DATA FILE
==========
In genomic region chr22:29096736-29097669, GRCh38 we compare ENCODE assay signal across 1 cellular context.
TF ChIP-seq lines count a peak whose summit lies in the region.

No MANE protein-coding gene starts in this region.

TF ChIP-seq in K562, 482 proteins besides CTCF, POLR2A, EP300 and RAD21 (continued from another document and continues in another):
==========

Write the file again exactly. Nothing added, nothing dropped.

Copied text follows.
In genomic region chr22:29096736-29097669, GRCh38 we compare ENCODE assay signal across 1 cellular context.
TF ChIP-seq lines count a peak whose summit lies in the region.

No MANE protein-coding gene starts in this region.

TF ChIP-seq in K562, 482 proteins besides CTCF, POLR2A, EP300 and RAD21 (continued from another document and continues in another):